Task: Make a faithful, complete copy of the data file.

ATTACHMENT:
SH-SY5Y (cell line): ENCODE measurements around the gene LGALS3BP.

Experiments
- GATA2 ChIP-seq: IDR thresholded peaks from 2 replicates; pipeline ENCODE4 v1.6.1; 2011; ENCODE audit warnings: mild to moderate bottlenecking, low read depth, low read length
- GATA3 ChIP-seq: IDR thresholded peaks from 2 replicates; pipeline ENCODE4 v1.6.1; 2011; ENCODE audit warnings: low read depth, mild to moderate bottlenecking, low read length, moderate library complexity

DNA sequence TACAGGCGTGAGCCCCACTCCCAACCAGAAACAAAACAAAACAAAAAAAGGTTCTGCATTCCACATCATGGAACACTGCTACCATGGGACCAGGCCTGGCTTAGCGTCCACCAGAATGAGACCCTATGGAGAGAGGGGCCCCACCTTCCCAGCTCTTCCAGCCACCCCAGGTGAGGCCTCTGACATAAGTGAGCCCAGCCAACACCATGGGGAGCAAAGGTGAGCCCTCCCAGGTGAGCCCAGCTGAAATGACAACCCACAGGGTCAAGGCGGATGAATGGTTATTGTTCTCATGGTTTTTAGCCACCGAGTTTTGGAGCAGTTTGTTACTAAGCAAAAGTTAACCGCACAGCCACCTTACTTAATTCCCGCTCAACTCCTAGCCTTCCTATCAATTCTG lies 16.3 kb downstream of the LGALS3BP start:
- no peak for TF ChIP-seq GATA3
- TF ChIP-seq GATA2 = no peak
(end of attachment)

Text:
SH-SY5Y (cell line): ENCODE measurements around the gene LGALS3BP.

Experiments
- GATA2 ChIP-seq: IDR thresholded peaks from 2 replicates; pipeline ENCODE4 v1.6.1; 2011; ENCODE audit warnings: mild to moderate bottlenecking, low read depth, low read length
- GATA3 ChIP-seq: IDR thresholded peaks from 2 replicates; pipeline ENCODE4 v1.6.1; 2011; ENCODE audit warnings: low read depth, mild to moderate bottlenecking, low read length, moderate library complexity

DNA sequence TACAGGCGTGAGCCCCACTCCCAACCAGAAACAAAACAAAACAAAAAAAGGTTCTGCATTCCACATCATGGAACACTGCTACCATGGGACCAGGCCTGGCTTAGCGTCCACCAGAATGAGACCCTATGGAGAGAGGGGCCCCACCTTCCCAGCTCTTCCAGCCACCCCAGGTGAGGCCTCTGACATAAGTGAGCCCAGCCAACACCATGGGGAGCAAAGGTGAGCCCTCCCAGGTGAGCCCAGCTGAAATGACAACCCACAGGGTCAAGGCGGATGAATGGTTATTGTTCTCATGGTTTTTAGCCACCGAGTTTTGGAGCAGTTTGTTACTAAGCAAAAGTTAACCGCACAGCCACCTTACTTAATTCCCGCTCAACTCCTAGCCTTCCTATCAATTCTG lies 16.3 kb downstream of the LGALS3BP start:
- no peak for TF ChIP-seq GATA3
- TF ChIP-seq GATA2 = no peak